I sometimes describe database management systems as “big SQL interpreters,” because that’s the core of what they do. But it’s not all they do, which is why I describe them as “electronic file clerks” too. File clerks don’t just store and fetch data; they also put a lot of work into neatening, culling, and generally managing the health of their information hoards.
Already 15 years ago, online backup was as big a competitive differentiator in the database wars as any particular SQL execution feature. Security became important in some market segments. Reliability and availability have been important from the getgo. And manageability has been crucial ever since Microsoft lapped Oracle in that regard, back when SQL Server had little else to recommend it except price.*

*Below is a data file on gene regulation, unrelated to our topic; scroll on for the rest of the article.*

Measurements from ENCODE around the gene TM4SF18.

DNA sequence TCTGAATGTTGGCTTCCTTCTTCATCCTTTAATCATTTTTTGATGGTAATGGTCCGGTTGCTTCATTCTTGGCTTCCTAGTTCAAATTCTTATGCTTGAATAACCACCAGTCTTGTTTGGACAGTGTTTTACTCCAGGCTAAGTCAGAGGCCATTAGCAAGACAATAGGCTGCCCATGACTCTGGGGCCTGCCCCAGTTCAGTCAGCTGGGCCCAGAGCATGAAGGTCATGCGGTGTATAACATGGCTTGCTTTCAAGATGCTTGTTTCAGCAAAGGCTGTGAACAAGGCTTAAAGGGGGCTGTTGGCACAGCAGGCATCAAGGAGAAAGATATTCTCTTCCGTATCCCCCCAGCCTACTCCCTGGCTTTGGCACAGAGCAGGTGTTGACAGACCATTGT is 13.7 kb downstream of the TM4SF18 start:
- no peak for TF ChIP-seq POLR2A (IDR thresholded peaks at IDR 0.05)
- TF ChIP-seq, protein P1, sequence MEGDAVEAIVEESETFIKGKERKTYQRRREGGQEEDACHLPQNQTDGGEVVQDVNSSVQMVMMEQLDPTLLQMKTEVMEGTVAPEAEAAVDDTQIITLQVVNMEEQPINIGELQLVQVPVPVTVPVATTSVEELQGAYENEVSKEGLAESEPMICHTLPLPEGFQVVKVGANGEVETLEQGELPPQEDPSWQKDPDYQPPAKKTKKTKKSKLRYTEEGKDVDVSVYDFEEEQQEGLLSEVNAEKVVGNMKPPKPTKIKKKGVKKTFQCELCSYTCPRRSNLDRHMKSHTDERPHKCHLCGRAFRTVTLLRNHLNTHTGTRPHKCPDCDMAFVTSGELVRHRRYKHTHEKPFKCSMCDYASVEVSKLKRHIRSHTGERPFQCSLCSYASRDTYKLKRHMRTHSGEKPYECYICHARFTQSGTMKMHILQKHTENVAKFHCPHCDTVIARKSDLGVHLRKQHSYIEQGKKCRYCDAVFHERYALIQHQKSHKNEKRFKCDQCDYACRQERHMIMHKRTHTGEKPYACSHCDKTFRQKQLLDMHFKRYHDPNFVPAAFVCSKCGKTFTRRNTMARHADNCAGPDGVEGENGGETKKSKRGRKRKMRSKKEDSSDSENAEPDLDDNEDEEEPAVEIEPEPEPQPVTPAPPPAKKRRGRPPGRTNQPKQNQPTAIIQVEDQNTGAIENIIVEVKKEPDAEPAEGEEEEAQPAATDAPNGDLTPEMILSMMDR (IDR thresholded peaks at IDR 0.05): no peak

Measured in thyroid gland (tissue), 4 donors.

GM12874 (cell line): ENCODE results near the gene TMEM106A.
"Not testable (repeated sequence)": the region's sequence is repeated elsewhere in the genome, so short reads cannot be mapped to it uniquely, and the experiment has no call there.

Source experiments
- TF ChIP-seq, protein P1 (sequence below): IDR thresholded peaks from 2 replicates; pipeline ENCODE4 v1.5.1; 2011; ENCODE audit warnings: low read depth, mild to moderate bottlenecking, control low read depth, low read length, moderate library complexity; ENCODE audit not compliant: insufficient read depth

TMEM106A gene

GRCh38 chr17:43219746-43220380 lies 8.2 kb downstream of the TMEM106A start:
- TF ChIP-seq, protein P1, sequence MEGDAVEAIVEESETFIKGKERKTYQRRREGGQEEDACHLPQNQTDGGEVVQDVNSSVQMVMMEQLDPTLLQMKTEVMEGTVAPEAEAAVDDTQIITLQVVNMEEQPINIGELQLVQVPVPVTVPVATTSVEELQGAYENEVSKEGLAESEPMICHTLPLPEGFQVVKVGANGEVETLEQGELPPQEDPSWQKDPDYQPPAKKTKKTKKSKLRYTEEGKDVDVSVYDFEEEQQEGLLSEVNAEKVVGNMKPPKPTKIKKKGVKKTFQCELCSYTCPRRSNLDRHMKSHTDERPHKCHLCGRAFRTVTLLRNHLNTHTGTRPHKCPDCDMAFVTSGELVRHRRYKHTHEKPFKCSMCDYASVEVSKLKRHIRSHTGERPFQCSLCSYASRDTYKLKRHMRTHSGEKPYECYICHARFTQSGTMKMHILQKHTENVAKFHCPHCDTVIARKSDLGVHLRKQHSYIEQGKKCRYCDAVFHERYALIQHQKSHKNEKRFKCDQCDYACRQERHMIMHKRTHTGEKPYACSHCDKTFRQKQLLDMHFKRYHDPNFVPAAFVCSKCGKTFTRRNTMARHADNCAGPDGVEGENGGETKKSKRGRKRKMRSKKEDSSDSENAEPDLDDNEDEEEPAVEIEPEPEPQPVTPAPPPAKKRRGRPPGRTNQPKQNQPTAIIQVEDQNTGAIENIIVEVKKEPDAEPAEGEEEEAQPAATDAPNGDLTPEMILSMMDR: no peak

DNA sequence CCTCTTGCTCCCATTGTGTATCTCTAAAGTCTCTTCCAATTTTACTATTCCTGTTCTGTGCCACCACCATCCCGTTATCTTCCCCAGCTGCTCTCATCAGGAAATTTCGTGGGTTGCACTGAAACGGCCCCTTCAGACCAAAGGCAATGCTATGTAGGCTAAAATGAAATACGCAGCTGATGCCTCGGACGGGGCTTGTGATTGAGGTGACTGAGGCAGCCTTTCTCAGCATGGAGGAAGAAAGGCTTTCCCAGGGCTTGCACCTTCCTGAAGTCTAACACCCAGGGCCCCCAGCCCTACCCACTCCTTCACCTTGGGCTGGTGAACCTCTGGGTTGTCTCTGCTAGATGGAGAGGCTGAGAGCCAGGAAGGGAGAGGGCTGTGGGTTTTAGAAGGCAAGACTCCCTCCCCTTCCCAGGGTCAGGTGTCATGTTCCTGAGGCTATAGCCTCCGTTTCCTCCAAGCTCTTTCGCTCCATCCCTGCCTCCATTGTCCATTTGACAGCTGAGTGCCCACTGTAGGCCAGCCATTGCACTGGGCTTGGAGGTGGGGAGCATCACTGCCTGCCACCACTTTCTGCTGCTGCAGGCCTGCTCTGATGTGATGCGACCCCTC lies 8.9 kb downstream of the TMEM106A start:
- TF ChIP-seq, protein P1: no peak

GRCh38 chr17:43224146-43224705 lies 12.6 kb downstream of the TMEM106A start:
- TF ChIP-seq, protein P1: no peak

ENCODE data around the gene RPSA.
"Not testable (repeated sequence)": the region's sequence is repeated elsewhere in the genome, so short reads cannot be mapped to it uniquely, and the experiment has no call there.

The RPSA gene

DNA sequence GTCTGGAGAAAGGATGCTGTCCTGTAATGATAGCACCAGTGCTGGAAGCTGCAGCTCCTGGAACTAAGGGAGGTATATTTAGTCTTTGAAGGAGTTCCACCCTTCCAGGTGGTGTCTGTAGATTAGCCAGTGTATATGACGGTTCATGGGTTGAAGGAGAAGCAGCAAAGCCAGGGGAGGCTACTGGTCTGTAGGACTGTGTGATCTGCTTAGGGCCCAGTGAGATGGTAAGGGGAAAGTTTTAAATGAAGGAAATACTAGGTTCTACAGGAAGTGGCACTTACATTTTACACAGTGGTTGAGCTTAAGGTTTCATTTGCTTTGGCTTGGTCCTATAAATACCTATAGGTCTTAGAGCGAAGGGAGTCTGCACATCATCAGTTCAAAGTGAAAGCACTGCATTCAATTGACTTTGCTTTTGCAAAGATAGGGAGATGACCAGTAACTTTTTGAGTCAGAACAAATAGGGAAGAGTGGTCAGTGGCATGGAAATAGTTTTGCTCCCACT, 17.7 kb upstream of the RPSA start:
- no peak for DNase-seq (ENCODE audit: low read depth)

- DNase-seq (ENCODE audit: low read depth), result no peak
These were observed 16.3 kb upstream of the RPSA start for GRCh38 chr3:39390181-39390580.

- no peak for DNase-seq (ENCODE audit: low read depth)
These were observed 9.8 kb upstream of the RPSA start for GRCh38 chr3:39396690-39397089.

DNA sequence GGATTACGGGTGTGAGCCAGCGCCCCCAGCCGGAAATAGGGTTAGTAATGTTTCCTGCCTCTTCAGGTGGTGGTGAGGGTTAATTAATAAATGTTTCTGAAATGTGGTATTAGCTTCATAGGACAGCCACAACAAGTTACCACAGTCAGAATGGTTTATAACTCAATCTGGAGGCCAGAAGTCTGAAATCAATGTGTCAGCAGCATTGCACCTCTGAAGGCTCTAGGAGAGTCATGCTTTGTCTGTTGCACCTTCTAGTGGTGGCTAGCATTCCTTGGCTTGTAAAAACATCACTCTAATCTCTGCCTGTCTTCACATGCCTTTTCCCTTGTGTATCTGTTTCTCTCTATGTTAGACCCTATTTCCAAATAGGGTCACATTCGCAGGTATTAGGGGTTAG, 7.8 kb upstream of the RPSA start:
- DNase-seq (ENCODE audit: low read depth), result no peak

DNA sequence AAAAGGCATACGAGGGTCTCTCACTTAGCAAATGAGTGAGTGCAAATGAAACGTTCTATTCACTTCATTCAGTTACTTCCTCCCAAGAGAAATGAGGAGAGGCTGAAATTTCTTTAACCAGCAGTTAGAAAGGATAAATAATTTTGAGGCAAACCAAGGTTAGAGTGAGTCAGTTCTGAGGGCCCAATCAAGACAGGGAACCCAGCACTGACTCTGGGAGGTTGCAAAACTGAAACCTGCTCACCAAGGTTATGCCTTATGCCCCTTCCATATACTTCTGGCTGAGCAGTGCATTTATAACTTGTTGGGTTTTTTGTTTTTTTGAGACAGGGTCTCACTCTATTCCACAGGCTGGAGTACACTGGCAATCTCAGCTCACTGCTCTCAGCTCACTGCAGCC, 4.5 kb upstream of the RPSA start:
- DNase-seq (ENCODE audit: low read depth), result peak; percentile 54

*Before Oracle10g, the SQL Server vs. Oracle manageability gap was big.
Now data warehousing is demanding the same kinds of infrastructure richness.* When you’re loading data nightly or weekly, and using it to run canned reports, the system can burp for a few hours without anybody getting sacrificially fired. But we’re entering an era of “operational BI,” in which analytics gets integrated tightly into (for example) customer-facing systems, websites and call centers alike. All of a sudden, data warehouses need OLTP-like reliability. Surely not coincidentally, I’ve recently founding myself noting new data warehouse backup strategies from Oracle and Aster Data alike.
*Obviously, there have a few cases where this was needed all along. But my sense is that the numbers are now growing a lot.
In no way do I want to deny that data warehouse performance is crucial. I’m just saying that the other stuff now matters a lot too.
OLTP-like robustness isn’t the only way in which data warehousing issues go “beyond query”; another important subject is high-performance analytics.